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Inside the NFTs’ brown bubble: a quirky view

Non-fungible tokens (NFTs) are a new booming type of assets. They are based on the same technology underlying cryptocurrencies: blockchain. A single NFT might be defined as a “smart contract” whereby the subscriber is a physical person, claiming the property of an asset’s fraction. NFTs might be used by artists, painters, musicians to sell the property of their ideas, or their innovative works. NFTs are exchangeable for real money, digital currencies or other NFTs, which makes their innovability to be in place. Each smart contract is not interchangeable: a single owner can claim the property of that specific contract. Also, we cannot split that single NFT into many, as you could have changed a 50 quid note with two twenty and two five other notes: that’s the explanation for the “non-fungible” part of the acronym. [1].



Picture credits Oridoc 2021

NFTs are – most of times – sold online. They are often been traded through cryptocurrencies, of which they share the underlynig technology (blockchain). Over the last few years, Gamers growing demand for Cryptokitties in the Americas has led to a price spike of a single NFT worth 120,000 USD as a record price back in 2017: very impressive for a game whose users’ main purpose is to breed and grow a cat. [2] Isn’t it not worthier to save a real cat and possibly accueilling it in family with the highest degree of affection, is it? I leave it to readers’ own taste.


Coming to 2022, the NFTs “hype” is not over yet, despite some analysts have soundly claimed that the NFTs’ bubble is about to burst [3] with some others are insistently stating that NFT crash will be next to the crypto crash [4] But the underlying weaknesses that feature non-fungible tokens have come along with the toughest consequences to bear. NFTs and Cryptocurrencies are not the same thing. But being so tied up together, they share two downsides in common worthy to delve into.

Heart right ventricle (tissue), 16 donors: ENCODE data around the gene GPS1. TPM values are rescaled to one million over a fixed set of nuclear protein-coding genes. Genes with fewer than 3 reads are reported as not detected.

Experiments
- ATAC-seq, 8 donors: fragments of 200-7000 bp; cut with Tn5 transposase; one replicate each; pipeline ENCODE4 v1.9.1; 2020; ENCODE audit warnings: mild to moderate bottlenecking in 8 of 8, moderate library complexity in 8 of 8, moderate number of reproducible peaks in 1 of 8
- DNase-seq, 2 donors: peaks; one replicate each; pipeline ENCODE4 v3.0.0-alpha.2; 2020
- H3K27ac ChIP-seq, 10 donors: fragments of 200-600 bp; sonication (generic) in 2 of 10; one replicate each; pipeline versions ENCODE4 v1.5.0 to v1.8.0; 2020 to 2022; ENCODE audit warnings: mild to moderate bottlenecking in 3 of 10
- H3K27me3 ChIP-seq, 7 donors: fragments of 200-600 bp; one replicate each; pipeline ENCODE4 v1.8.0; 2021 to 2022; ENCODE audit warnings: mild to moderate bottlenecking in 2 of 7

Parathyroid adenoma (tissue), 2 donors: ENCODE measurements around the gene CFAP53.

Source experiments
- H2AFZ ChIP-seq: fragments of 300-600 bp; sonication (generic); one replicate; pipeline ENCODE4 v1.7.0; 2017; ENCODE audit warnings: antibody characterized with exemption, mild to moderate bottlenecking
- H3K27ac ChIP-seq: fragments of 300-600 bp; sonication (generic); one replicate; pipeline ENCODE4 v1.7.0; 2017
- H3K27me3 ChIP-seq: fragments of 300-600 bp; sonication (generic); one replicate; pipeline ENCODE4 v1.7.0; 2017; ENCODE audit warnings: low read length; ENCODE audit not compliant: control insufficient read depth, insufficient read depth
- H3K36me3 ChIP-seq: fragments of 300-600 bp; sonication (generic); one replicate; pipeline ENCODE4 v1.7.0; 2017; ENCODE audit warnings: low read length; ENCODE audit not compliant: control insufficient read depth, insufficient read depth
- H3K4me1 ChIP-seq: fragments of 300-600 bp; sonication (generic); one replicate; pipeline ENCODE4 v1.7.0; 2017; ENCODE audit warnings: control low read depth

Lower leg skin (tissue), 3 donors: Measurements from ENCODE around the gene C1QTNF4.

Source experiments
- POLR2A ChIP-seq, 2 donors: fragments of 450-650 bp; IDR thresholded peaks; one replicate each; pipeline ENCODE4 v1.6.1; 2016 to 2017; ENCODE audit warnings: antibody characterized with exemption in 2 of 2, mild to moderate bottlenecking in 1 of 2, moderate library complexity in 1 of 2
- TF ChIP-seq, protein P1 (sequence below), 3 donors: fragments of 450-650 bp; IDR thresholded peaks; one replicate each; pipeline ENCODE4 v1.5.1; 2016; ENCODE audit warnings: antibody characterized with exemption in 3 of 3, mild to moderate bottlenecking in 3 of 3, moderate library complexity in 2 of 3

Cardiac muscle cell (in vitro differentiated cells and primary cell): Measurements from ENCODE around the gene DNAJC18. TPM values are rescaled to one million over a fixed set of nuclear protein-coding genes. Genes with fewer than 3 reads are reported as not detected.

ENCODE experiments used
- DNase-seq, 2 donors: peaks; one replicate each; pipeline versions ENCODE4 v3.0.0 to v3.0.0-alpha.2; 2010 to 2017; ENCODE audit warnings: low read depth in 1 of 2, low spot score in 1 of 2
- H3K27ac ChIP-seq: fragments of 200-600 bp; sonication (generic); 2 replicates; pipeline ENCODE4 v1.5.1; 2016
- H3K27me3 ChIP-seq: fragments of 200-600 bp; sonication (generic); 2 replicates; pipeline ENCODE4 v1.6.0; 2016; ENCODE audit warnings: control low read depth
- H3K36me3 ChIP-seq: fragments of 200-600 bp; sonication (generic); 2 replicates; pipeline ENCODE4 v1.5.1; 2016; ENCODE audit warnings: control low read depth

The first matter is whether digital assets and digital currencies are energy-intensive or if they can bring about technological innovation to address climate change. There are many ways in which technology can bring about its latest developments to mitigate climate change. Some solutions come from the aerospace industry [5], some others from the financial one [6]. However, we cannot expect much development from an energy-intensive digital good such as NFTs as much we couldn’t from cryptos. So, the main matter on NFTs is that they aren’t innovative digital consumer staples but simply digital consumer goods. Suchconsumption, together with massive digital currencies mining and exchanges’ data processing alltogether is only nurturing CO2 instead of phaseing it out – what ESG analysts might consider as “Scope 3 emissions” [6]. In a moment when millennials are experiencing the toughest consequences of climate change, what happens when we ask ourselves whether are NFTs sustainable? The answer is a “dry” no. Scientists have already made their point on this by giving a very real-life example [7]: